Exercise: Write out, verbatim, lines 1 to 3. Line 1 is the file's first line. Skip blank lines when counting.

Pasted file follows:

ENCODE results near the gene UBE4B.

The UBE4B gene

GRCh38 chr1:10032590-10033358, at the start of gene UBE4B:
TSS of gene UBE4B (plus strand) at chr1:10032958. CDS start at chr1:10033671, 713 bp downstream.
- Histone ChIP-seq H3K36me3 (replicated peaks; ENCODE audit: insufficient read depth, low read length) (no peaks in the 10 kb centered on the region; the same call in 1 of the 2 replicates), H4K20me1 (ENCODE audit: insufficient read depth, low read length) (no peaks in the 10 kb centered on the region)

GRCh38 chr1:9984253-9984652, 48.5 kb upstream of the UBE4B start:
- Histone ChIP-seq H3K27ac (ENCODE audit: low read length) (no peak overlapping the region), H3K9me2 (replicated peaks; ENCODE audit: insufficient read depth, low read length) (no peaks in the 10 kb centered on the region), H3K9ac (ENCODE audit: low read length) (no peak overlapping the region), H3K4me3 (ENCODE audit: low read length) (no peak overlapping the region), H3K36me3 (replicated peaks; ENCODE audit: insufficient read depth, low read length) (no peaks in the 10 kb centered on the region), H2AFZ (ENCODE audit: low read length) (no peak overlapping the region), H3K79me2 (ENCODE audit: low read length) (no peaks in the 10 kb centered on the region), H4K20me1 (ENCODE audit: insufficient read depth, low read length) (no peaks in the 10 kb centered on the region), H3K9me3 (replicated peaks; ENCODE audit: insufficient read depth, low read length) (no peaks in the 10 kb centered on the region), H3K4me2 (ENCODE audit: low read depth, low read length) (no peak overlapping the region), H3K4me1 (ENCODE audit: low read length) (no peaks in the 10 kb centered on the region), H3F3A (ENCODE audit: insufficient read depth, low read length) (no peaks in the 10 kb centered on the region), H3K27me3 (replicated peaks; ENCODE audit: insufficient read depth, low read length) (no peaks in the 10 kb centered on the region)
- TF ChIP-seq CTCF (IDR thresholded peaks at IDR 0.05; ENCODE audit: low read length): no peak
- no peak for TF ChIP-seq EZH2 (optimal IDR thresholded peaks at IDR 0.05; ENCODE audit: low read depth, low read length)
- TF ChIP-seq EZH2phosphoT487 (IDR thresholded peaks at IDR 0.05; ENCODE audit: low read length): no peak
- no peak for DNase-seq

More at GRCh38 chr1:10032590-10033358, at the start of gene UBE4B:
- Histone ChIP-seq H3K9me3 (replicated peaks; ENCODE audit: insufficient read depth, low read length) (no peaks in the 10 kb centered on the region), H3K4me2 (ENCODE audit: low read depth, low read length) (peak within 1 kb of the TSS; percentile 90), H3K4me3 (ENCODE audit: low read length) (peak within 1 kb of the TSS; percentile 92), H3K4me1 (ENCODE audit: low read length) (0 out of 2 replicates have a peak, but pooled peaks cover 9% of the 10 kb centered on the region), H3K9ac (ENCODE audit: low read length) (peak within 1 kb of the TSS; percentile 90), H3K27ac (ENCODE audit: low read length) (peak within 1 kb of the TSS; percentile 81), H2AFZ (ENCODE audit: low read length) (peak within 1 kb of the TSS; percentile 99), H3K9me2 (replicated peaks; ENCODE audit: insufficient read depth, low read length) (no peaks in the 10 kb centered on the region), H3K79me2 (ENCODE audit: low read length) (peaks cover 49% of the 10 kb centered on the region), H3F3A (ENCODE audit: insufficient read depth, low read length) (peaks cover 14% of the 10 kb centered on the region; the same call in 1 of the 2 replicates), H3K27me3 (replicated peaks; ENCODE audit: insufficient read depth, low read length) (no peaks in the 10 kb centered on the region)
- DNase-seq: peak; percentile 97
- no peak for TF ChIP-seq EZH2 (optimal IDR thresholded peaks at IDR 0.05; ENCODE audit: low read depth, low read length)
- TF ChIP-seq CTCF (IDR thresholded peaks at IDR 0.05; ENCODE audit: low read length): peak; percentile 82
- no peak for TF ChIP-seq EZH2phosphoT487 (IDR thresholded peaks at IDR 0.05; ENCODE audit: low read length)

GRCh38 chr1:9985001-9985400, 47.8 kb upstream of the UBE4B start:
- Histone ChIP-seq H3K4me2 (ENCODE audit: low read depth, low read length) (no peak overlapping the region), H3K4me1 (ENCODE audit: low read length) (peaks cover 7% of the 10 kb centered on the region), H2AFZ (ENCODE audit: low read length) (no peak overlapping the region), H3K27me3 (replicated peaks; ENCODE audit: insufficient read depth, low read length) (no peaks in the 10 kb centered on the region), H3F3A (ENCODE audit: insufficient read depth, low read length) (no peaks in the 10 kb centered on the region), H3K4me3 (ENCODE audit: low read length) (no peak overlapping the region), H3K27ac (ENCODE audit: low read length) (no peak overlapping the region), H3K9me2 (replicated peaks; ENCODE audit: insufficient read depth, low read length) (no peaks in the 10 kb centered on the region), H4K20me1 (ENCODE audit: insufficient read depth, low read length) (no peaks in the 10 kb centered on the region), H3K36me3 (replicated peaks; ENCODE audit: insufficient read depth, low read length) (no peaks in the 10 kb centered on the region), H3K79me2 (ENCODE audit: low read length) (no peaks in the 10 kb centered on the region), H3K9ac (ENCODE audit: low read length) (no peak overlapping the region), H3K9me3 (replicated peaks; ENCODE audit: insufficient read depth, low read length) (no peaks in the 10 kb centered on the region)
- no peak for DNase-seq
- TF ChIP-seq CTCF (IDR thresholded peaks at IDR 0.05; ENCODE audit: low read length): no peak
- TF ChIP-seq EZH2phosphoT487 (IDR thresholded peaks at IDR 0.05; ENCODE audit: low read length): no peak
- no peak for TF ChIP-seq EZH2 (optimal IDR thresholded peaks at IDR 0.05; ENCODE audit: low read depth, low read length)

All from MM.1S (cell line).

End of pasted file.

ENCODE results near the gene UBE4B.

The UBE4B gene

GRCh38 chr1:10032590-10033358, at the start of gene UBE4B: